ANALYSIS: Milosevic Fights Cold War

Every time Slobodan Milosevic comes off worst in a courtroom confrontation he mysteriously falls ill

ANALYSIS: Milosevic Fights Cold War

Every time Slobodan Milosevic comes off worst in a courtroom confrontation he mysteriously falls ill

Slobodan Milosevic has fallen ill for the second time since his trial began on February 12, leading to speculation about the tight schedule imposed by the judges.


The former Serb president is suffering from a cold with a high temperature, leading his supporters to claim that the fast pace of the trial is designed to exhaust the accused, so that he will be unable to present an effective defence.


His wife Mira Markovic has spoken of "a desired result that was planned well ahead", which was intended to "sap his energy".


The pro-Milosevic lobby also objects to the practice of transporting him to and from the UN Detention Unit to the court building every day - a journey of up to three hours.


By chance or design, each of Milosevic's two illnesses has followed an unsuccessful confrontation with top western officials who have testified against him in court. The first, in mid-March, followed an unsuccessful duel with the current High Representative for Bosnia-Herzegovina, Paddy Ashdown. (See Tribunal Update No. 258) Milosevic took two weeks to get over the cold that followed his run-in with the British former Liberal Democrat leader.


His immune system failed again after long awaited and eagerly expected duels with Ambassador William Walker, former head of the Kosovo Verification Mission, KVM, and General Klaus Naumann, ex-chair of NATO's military committee. He lost these battles also. (See Tribunal Update No. 270).


The testimonies - especially that of Naumann - were far more devastating for Milosevic than Ashdown's had been, so it will be interesting to see how long he takes to recover this time.


It is not yet clear if the former president's health problems have been caused by the tempo of the trial, or if it will force the judges to change their "egg-timer" approach to the proceedings.


Over 14 weeks of presenting evidence - a total of 59 trial days - the prosecution has summoned up to 80 witnesses, which is a tribunal record. The latest list of witnesses, finalised before Milosevic's illness, includes another 68.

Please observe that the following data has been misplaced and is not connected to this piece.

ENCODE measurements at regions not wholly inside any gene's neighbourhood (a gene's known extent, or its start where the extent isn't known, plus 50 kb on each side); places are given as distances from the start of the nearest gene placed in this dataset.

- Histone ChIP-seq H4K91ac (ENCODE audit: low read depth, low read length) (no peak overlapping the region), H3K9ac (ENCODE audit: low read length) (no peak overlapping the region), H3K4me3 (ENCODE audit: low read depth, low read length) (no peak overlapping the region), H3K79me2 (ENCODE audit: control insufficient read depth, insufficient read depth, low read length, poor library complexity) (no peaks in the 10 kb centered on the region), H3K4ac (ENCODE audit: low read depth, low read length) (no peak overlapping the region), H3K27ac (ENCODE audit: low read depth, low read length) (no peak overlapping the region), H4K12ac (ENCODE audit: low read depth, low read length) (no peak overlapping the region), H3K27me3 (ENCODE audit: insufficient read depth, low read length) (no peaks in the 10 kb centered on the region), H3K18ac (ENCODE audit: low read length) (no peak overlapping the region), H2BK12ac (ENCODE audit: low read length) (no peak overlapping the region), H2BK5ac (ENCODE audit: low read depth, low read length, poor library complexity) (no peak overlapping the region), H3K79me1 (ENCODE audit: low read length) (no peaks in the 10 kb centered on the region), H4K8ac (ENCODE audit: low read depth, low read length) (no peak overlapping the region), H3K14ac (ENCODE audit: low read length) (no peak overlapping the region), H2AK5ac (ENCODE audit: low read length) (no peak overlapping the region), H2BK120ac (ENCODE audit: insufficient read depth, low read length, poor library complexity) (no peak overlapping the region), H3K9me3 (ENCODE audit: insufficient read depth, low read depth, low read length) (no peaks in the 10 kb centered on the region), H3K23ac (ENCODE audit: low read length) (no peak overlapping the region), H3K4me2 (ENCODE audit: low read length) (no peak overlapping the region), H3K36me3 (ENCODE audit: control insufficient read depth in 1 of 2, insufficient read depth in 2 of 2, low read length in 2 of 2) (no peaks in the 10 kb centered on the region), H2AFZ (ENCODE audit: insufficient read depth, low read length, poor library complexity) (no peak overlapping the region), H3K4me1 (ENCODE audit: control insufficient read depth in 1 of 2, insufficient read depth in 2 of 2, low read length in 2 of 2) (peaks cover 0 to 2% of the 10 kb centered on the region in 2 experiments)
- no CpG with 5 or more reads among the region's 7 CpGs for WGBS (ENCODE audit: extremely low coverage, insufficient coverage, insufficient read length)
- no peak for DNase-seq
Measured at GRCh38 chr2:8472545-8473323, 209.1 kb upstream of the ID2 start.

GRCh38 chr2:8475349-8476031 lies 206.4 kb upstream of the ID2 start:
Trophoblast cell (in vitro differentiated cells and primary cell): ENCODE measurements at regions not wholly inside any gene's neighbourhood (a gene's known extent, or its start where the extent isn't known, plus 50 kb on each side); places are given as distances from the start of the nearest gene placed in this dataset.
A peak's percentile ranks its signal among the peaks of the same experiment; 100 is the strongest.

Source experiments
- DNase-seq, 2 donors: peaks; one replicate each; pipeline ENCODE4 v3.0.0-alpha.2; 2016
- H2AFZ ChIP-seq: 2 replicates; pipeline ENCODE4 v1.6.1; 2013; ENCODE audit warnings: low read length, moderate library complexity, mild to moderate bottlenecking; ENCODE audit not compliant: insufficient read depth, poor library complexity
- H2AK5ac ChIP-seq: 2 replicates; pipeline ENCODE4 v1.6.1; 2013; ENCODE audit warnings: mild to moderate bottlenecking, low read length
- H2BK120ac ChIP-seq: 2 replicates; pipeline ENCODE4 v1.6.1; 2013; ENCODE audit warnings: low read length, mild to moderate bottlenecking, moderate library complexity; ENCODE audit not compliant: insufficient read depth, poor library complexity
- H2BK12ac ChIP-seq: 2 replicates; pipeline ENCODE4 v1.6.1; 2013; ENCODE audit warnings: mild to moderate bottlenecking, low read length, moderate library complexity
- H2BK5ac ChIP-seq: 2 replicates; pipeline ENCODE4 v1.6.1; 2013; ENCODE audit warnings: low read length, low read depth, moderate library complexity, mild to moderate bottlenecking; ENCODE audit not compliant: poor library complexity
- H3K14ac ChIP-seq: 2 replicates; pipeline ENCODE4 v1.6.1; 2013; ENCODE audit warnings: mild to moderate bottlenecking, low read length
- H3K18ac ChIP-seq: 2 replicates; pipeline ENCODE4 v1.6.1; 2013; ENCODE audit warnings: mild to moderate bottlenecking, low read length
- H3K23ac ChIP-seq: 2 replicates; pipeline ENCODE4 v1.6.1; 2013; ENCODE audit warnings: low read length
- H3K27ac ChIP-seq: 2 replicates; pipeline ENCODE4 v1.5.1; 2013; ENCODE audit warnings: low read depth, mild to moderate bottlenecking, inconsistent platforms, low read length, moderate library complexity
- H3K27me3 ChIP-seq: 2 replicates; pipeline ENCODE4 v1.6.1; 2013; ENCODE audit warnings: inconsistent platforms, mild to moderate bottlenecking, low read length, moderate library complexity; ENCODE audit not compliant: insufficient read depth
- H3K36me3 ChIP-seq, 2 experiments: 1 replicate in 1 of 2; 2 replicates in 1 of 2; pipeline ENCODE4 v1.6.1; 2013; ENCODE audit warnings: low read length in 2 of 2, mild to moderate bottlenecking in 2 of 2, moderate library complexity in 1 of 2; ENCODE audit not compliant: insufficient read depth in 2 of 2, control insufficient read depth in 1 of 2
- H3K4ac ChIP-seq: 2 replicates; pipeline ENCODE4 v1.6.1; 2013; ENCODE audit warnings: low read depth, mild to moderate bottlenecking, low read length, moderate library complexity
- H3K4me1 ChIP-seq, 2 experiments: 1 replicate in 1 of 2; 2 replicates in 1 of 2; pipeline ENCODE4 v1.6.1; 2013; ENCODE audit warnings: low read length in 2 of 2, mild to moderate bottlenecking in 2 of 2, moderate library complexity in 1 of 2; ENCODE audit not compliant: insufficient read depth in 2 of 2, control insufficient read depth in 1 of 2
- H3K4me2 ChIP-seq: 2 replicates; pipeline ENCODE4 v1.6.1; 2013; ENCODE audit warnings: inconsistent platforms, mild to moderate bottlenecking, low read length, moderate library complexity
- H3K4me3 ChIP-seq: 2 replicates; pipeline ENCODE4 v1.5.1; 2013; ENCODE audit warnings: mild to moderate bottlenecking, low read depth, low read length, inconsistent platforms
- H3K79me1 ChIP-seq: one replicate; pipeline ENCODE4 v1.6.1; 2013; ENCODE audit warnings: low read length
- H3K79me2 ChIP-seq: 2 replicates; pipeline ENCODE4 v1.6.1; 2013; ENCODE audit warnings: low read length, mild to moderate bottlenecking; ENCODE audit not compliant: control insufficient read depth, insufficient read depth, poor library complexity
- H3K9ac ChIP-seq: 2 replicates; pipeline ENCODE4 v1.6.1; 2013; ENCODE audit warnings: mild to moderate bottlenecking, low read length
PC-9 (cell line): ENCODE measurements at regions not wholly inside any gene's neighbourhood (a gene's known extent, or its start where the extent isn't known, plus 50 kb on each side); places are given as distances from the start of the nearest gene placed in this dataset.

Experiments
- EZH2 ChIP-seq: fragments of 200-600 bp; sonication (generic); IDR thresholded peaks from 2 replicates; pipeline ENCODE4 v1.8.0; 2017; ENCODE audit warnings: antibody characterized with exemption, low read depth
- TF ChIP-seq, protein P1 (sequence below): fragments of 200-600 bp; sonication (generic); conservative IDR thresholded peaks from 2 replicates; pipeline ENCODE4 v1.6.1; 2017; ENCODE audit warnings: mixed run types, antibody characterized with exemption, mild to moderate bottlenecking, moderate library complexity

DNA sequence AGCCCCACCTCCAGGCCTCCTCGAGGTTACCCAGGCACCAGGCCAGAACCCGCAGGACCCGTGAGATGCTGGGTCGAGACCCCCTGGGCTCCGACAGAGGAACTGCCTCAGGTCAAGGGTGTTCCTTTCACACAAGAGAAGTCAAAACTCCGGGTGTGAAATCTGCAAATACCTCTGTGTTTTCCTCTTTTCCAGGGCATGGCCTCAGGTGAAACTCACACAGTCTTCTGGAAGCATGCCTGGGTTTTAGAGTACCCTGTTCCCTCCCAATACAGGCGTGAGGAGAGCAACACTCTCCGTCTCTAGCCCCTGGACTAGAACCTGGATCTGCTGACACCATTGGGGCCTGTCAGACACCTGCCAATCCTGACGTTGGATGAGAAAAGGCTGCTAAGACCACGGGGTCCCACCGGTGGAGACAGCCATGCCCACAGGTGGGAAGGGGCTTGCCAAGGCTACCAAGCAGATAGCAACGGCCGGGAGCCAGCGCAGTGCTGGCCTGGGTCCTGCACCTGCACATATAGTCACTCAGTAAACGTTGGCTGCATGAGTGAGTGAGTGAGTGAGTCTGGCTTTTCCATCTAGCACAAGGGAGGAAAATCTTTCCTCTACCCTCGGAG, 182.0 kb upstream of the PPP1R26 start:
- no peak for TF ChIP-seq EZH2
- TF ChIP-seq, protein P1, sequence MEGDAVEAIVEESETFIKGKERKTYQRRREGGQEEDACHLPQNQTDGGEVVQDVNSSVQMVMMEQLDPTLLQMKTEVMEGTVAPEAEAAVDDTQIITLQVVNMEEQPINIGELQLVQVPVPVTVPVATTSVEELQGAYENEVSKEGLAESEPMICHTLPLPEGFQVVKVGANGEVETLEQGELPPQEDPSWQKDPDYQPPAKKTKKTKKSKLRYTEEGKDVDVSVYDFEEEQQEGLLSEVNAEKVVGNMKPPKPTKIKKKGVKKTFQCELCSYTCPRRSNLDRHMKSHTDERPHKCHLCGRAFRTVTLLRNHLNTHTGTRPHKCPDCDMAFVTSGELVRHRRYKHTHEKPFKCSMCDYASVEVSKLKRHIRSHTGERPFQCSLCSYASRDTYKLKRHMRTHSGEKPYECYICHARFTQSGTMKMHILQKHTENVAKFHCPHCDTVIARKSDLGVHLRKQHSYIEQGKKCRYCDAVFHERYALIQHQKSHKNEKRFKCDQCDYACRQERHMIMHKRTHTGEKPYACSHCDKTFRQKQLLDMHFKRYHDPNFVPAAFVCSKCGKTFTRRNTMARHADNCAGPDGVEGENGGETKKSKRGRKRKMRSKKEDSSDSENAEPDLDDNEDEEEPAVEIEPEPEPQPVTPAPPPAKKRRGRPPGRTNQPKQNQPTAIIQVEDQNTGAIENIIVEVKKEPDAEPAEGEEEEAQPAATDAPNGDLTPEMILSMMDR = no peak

However, the judges imposed a deadline for the presentation of evidence, and this runs out on July 26. That is five working weeks away, including three days set aside for the judges' plenary session.


Ironically, both Milosevic and "the other side", as he scornfully calls the prosecution, are united against the judges' obsession with deadlines.


Milosevic objects because the pace is exhausting him, and the prosecution does so because they feel such deadlines have "emasculated" their case and prevented them from presenting all evidence.


But a working tactical alliance between the two sides remains out of question, because it suits Milosevic to leave his opponents as little time as possible to present evidence. This is why the accused seems determined to waste as much of the prosecution's time as possible.


As soon as Milosevic returns to court, the prosecution will undoubtedly request additional time because of his illness. If the judges fail to compensate for the loss, the accused might get the message that he can "fall ill" as often as possible, and thus obstruct the prosecution's presentation of evidence.


Milosevic and his opponents are not the only ones distressed by the time pressure. The survivors of alleged mass killings at Racak, Izbica, Suva Reka and other locations are also suffering.


Instead of five planned witnesses for each of the 14 locations described in the indictment, the prosecution will have only one or two witnesses per site in most cases.


Their written statements will be included in the evidence, but they will only speak during cross-examination by the defendant. And, as many of these alleged victims have discovered, Milosevic is not interested in their sufferings but in the crimes of "Kosovo Liberation Army terrorists" and "NATO aggressors". Their stories will thus remain untold, which is highly frustrating for them and the public.


Over the next two weeks, the prosecution will exhaust its list of witnesses whose testimonies aim to prove that the crimes described in the indictment - such as deportations, killings, rapes and destruction of property - really occurred.


Then follow the "linkage witnesses", whose accounts are supposed to link the defendant, directly or indirectly, to these alleged crimes by proving he controlled the forces responsible and knew what was happening in Kosovo.


These testimonies should include the "insiders" who were once close to Milosevic himself, so this last presentation of evidence for the Kosovo indictment should be an exciting event.


The one thing that could affect the prosecution's busy schedule before July 26, or any new date set by the trial chamber, would be the unexpected arrival of those US officials described in Tribunal Update No. 269 as "missing witnesses". Their testimony may take at least two weeks - almost half the time left to the prosecution.


Washington has confirmed that the former American ambassador to the UN, Richard Holbrooke, is among them but has insisted he testify in closed session. The Hague prosecution refused the request. As a result, Holbrooke and other witnesses have dropped from the picture.


Because of the time constraints, the prosecution is in no hurry to get hold of these witnesses. This is not only to avoid making Milosevic ill again, for reasons mentioned earlier, but because such testimonies would cover a broader period than the one mentioned in the Kosovo indictment.


Mirko Klarin is IWPR senior editor at the war crimes tribunal and editor-in-chief of SENSE News Agency.


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